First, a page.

While the amendment’s inclusion of student journalists is laudable, it does nothing for those students who do not work for a “journalistic publication” at their college or university—or for those students the moment they graduate.

Still Requiring that Journalists “Regularly” Engage in Journalism
Additionally, Sen. Feinstein’s amendment retains the original Senate shield bill’s problematic requirement that individuals “regularly” do journalism to count as a journalist. Specifically, the amendment requires either:

that individuals “engage[] in . . . the regular gathering, preparation, collection, photographing, recording, writing, editing, reporting or publishing on” matters of public interest; or
that individuals “regularly conducted interviews, reviewed documents, captured images of events, or directly observed events.” (emphases added)3
As in the original Senate bill, the amendment fails to define what “regularly” means, vagueness that cuts against non-institutional journalists.

Vague Language Is Bad for Independent Bloggers, Citizen Journalists
Sen. Feinstein’s amendment is riddled with vague language, failing to define key terms including “agent,” entity,” “substantially contributed,” and “regularly”—on which the definition of who’s a journalist turns. Non-traditional journalists are at a disadvantage when the interpretative waters are muddy. Why? Because such vagueness invites interpretations that exclude those who are on the margins of status quo journalism, and who are often in a more vulnerable position and unable to hire legal counsel to sort through the law’s ambiguities. As a result, independent bloggers and citizen journalists would likely be interpreted out of Feinstein’s definition of journalist.

The very fact that developing a crisp, clear definition of journalist is difficult should signal to Congress that it might not be equipped to wade into the uncharted waters of deciding who is a journalist. But it’s a problem that Congress can easily avoid by linking shield law protections to the act of journalism, not the definition of who is journalist.
journalism  ethics  DianneFeinstein  senate  politics  congress  legal  freedomofpress  government 
august 2013 by jtyost2
Feinstein defends foreign surveillance program amid calls for more oversight - The Hill's Hillicon Valley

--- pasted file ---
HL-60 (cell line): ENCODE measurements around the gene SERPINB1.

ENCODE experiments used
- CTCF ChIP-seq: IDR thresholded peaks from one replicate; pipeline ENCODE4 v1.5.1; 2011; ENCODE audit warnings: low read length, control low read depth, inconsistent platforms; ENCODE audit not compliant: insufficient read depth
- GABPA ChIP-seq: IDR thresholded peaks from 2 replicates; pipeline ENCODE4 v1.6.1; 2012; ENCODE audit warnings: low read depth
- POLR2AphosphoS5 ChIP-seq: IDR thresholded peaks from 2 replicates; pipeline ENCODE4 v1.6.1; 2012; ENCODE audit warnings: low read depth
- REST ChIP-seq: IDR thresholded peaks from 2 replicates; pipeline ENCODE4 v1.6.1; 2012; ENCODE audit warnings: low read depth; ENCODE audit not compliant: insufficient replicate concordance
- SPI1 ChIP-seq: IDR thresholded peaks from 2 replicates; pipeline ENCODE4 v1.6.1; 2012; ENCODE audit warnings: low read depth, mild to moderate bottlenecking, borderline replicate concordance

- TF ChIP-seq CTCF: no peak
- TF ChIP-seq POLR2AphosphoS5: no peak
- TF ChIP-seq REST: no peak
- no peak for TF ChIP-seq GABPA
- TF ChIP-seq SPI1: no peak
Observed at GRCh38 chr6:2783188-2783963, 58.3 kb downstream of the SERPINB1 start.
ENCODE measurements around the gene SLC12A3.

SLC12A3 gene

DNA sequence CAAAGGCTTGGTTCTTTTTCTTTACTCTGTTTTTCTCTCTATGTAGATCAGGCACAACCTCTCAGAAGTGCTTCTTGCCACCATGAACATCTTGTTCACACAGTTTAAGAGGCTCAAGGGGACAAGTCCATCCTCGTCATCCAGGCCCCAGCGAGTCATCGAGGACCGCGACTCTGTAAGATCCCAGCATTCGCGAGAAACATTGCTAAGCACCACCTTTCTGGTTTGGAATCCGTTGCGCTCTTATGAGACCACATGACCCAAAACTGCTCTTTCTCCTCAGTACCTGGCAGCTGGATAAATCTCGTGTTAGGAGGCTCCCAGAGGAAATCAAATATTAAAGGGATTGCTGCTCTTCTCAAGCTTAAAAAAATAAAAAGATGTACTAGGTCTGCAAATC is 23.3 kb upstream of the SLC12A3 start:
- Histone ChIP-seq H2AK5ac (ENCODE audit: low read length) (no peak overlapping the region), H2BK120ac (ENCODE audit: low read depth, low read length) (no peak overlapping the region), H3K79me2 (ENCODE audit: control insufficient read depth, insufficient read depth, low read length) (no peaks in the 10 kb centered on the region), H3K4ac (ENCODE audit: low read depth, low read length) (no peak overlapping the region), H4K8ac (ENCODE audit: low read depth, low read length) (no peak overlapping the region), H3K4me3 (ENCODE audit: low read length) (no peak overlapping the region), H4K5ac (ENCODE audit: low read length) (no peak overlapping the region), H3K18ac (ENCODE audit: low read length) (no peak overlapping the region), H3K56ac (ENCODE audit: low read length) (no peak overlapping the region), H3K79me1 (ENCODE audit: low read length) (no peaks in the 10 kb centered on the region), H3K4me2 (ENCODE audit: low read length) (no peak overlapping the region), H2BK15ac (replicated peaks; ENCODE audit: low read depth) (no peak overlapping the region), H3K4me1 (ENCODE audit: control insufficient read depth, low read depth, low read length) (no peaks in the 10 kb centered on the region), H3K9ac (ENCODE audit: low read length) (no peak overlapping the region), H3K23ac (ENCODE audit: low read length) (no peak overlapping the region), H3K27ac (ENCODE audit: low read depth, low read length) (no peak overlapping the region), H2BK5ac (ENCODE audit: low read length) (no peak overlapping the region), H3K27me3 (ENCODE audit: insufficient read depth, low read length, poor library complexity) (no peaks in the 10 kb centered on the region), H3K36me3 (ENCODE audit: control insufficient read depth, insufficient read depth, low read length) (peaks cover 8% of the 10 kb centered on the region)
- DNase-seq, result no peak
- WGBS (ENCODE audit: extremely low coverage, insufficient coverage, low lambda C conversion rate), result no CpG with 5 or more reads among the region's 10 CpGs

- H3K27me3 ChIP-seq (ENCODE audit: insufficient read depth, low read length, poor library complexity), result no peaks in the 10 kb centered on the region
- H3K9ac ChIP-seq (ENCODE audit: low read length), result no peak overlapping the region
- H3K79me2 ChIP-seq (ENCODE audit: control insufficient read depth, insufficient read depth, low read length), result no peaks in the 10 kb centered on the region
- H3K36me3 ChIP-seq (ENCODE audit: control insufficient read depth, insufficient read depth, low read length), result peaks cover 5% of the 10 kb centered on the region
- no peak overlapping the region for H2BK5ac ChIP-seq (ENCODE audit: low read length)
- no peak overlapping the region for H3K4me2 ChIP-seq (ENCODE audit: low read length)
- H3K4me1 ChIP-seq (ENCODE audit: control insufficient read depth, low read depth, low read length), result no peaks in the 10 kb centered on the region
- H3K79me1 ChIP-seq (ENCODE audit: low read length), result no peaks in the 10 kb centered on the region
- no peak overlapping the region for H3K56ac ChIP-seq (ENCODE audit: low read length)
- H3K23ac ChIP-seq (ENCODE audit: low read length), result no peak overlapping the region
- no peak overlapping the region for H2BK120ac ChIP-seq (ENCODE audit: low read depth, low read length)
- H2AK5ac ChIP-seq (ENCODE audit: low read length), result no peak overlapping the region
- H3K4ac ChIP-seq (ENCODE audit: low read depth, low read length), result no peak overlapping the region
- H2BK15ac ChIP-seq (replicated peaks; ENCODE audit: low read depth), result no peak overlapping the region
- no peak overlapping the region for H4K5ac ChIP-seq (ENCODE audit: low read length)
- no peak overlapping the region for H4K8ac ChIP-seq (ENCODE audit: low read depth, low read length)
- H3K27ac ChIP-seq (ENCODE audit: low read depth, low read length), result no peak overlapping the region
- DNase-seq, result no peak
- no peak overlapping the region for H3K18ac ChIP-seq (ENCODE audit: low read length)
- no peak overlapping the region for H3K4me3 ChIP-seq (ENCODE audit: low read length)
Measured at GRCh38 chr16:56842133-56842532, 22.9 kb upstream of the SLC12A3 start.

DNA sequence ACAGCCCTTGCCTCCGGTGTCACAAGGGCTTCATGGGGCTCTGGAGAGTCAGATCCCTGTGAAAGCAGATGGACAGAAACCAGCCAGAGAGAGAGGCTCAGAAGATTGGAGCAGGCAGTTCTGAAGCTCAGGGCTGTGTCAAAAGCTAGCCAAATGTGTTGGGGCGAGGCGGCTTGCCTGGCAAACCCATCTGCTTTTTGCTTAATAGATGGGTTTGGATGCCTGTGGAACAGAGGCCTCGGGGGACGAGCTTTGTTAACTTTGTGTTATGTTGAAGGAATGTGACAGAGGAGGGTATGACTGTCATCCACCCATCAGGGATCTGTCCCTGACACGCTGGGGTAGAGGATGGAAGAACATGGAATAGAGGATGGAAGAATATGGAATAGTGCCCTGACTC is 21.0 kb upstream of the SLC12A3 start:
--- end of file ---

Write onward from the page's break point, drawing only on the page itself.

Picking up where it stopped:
Senate Intelligence Committee Chairwoman Dianne Feinstein (D-Calif.) on Thursday pushed back against claims made by Sen. Ron Wyden (D-Ore.) that a counterterrorism surveillance law lacks sufficient oversight.

On the contrary, Feinstein said, "I don't think there's any program that has more vigorous oversight," and noted that the Senate Intelligence Committee has held numerous meetings and hearings with officials from the intelligence community on the program. She added that the Department of Justice, Director of National Intelligence and inspectors general also oversee it.

Feinstein's comments come as the Senate began floor debate on a set of amendments aimed at adding oversight and privacy protections to the Foreign Intelligence Surveillance Act (FISA) Amendments Reauthorization Act. The law is set to expire on Dec. 31, and the Senate could hold a vote on the measure this week.

With the clock running out, Feinstein said she hopes the bill is passed by the Senate without amendments to the bill so it can be sent straight to the president's desk for his signature.

The measure gives U.S. officials the authority to conduct surveillance on suspected terrorists abroad without a court order. Instead, officials can obtain court orders from the secretive FISA Court, which do not require probable cause, according to the Electronic Frontier Foundation.
DianneFeinstein  politics  congress  privacy  legal  ethics  freedom  freedomfromsearchandseizure  warrant  fisa 
december 2012 by jtyost2